Calgary should consider new safety standards for attaching windowpanes to skyscrapers in the wake of several cases of glass shattering on the streets below, says an architect and professor.
A pane of glass fell from the corner of the 23rd floor of Brookfield Place on Sunday morning, smashing on the pavement.
Two weeks earlier, a window-washing crew broke a window on the same building. The broken glass forced bus and C-Train routes to divert away from the tower.
No one was hurt in either case.
Many European countries have rules requiring that glass panes be mechanically secured to skyscrapers to prevent them from falling during strong winds, University of Calgary architecture professor Maurico Soto Rubio told the Calgary Eyeopener on Tuesday. He spoke with host David Gray.
Q: We don't know exactly what happened downtown. There were high winds that day, so of course that's the speculation, that it was a wind thing. Is it possible for wind to rip out a part of glass from a skyscraper?
A: Absolutely. This is a well known issue that we architects have been dealing with for the last, you know, 50 years or more. Wind speed actually increases drastically, exponentially with height.
Every time in the City of Calgary when we hear that we can have gusts of winds of up to, let's say, 100 kilometres per hour, that's really at ground level. That's really what we experience in, let's say, the first 10 metres. But as we go higher, that wind speed is increasingly, exponentially higher. It can be twice as much.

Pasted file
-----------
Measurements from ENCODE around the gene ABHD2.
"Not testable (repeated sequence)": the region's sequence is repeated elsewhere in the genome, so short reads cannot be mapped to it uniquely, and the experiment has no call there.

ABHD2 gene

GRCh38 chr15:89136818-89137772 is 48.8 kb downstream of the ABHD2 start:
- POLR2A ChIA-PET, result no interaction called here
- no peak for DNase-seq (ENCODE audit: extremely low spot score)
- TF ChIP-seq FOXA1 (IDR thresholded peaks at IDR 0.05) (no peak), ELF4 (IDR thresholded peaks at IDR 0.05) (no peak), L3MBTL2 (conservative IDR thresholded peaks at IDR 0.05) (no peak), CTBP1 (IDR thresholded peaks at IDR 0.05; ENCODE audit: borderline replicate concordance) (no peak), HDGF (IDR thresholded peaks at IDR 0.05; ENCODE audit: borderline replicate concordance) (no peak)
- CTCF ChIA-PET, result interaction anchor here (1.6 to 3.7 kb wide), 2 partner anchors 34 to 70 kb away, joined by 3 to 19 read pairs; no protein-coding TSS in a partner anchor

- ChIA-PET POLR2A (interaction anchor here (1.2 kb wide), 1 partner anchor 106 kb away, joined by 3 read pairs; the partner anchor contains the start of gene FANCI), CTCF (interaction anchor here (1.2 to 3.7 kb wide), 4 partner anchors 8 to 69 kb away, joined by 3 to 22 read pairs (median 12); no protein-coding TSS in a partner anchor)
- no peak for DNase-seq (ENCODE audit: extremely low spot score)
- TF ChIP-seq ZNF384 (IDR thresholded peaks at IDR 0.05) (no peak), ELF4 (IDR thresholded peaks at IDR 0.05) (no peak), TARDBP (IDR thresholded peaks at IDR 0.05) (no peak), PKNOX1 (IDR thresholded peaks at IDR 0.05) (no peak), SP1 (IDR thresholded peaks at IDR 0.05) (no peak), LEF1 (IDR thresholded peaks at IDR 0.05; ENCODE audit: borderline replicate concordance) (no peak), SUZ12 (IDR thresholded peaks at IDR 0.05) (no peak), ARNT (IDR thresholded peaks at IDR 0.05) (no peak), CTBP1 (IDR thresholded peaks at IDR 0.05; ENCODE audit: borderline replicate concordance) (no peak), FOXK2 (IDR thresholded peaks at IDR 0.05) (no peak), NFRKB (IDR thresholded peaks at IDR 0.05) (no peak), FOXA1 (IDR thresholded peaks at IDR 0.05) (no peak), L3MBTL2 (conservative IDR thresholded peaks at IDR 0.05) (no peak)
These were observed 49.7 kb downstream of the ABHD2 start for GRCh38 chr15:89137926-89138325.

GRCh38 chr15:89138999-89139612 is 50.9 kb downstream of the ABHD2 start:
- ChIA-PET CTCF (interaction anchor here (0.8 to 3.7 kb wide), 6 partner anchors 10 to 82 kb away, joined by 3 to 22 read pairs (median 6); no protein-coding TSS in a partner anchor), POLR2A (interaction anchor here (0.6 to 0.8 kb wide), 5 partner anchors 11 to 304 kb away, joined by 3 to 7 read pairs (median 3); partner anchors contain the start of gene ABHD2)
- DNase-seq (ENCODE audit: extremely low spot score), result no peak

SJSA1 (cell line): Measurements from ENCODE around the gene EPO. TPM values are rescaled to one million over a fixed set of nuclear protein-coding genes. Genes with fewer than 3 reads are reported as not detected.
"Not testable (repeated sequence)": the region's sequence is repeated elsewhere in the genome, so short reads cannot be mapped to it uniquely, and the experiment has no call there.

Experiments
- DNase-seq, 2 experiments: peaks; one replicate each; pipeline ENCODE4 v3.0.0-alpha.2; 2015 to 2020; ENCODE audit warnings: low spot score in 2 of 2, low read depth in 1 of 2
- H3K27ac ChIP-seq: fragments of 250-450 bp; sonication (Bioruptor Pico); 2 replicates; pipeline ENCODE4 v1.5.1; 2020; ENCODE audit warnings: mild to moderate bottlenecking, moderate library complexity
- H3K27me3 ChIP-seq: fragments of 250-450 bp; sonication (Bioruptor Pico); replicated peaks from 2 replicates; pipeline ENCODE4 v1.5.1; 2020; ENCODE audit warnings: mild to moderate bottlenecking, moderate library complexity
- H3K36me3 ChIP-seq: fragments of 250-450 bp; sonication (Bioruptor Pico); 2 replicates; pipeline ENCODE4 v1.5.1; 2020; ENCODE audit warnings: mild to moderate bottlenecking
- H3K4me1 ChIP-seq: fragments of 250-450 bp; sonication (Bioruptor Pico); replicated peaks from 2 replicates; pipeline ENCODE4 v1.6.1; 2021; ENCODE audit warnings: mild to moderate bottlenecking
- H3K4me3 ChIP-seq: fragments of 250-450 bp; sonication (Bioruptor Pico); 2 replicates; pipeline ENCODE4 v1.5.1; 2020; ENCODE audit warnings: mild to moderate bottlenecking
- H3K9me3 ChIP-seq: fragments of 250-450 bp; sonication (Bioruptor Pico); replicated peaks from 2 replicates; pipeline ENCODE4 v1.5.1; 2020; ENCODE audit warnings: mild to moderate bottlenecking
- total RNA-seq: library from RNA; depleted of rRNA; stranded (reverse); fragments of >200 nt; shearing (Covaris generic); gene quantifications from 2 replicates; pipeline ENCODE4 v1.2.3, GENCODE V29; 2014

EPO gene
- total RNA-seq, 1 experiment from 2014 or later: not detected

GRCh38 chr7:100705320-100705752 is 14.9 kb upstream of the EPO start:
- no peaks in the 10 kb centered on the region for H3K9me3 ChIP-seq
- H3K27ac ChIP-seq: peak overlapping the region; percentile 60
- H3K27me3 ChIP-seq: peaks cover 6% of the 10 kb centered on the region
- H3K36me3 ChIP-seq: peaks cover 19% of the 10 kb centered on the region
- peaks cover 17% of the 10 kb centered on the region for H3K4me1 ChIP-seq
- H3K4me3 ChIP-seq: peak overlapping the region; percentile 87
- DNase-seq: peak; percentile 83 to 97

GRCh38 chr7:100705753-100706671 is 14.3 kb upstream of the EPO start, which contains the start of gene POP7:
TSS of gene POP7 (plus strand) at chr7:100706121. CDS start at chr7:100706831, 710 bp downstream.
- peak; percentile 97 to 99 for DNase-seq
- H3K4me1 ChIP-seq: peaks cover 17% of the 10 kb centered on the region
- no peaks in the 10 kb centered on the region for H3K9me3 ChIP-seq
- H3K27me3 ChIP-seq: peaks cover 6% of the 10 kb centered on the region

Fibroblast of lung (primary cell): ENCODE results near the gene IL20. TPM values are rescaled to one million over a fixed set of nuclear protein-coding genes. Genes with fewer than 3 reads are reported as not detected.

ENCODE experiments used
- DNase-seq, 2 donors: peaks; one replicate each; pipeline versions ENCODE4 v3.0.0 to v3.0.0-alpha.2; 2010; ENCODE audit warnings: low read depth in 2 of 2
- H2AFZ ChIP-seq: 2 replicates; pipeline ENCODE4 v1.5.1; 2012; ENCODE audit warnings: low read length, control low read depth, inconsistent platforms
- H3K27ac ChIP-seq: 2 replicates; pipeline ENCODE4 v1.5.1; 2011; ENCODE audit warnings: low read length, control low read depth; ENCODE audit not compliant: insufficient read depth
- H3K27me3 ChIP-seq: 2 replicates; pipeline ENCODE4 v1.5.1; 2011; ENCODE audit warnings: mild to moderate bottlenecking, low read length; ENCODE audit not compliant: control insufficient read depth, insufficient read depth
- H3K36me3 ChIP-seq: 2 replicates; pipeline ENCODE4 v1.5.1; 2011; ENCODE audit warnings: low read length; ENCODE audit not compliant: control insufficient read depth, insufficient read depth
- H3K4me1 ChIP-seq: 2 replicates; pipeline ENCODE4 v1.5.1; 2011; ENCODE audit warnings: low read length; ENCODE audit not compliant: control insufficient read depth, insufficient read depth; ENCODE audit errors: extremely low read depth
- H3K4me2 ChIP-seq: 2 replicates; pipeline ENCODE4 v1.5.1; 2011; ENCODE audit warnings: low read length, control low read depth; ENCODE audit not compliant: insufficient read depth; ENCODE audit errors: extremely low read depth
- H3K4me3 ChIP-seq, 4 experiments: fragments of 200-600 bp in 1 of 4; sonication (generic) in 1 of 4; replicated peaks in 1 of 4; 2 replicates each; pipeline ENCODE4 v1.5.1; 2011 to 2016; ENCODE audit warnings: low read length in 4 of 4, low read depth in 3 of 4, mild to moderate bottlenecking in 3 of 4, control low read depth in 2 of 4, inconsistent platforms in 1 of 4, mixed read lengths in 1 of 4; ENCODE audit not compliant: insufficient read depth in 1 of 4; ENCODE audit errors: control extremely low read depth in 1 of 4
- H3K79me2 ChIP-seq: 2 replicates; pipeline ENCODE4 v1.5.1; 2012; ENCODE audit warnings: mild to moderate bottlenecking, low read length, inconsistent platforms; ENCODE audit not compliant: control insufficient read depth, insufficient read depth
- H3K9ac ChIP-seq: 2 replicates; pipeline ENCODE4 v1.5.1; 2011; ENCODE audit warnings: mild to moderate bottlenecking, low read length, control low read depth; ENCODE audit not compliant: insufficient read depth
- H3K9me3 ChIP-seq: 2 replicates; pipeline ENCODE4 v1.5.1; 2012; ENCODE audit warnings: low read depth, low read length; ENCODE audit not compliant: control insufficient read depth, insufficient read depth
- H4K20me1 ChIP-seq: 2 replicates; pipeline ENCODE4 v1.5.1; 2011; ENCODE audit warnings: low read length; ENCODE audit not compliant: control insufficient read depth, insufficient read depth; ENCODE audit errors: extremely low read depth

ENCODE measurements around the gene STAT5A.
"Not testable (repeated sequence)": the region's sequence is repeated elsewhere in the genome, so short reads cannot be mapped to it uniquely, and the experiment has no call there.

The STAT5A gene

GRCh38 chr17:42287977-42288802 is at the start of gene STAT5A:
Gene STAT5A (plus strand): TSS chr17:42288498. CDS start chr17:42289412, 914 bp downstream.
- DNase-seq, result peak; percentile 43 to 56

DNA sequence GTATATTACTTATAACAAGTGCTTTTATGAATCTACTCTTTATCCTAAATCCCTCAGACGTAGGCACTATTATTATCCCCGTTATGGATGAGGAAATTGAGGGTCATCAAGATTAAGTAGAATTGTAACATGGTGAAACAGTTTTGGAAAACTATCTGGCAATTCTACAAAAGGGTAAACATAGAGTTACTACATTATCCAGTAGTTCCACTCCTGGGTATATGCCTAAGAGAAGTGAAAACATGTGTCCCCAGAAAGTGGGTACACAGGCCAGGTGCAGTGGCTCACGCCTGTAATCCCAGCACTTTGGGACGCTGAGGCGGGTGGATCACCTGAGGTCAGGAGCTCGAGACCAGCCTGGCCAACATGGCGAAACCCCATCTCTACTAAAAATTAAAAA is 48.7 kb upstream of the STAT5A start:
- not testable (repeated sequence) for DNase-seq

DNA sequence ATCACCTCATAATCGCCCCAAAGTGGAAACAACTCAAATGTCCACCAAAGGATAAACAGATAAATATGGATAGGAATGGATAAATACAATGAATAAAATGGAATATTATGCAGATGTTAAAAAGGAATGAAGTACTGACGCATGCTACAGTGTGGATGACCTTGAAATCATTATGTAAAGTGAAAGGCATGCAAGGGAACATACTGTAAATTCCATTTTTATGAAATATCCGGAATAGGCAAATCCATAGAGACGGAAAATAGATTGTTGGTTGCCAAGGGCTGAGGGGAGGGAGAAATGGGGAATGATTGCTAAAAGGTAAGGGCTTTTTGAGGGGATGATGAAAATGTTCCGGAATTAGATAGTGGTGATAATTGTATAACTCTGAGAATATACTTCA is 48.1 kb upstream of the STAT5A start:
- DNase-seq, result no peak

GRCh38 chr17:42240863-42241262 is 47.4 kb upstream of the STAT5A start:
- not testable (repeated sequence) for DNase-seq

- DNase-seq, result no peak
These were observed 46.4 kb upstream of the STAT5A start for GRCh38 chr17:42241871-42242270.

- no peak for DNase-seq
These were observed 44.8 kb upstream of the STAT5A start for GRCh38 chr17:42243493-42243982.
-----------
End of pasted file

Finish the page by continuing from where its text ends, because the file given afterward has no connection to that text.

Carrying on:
Q: You could have 200 kilometres howling wind 200 metres above the street?
A: Absolutely. Something important to understand is that wind can create not just wind pressure, positive pressure pushing on a building, but we can also have suction. Some of this negative pressure can, in fact, suck window panels out of the frames.
Q: But we've been building glass towers in Calgary, well, it seems like a long time now. Designers love the glass tower, don't they? That solid wall of glass. Are our regulations different from other cities or other places when it comes to installing glass on an office tower?
A: Yes, in some European countries, for example, architects and engineers are required to actually have mechanical details that hold the glass in place.
So the glass is not just held on the side of the building by silicone, but you need to have some mechanical elements that screw down the glass panel in place.
Q: Because the danger is high. We've been lucky in Calgary when this happens. It was like on a Sunday morning, I think. But think about the forces of that size of a sheet of glass falling from that height.
A: Absolutely. I mean, we're talking about a glass panel that can weigh about 200 pounds easily. Now there's something that I noticed just by looking at the pictures, is that the glass panels, they seem to be falling out of the corners of the building. That's not coincidence. [Suction] depends on the height, the velocity of the wind, the wind speed, the direction of the wind and also the shape of the building itself.
But [a curve] tends to be more serious and produce more suction around the corners of buildings.
Q: You're from Spain originally and you spent 10 years working on basically this field in Germany. Is it time for changes in code in Calgary? Do we need to start doing what they do over there, and start mechanically attaching our glass windows?
A: Of course there are many issues involved. We should not be having glass falling out of buildings, if everything is followed and controlled correctly. However, things happened. It's hard to say exactly what the wind speed is going to be 200 metres above ground at any given time during the year. And it's always a good idea to have some kind of safety net.
Q: The investigation's ongoing. We'll wait and see what they find. But in the short term, if I can be blunt, let me ask you: on a windy day in downtown Calgary, are you nervous walking around some of these towers?
A: Definitely my chosen route does not go exactly under one of these really tall buildings, especially when there is already a known issue in one of them, in a particular building.
This interview has been edited for length and clarity.
With files from the Calgary Eyeopener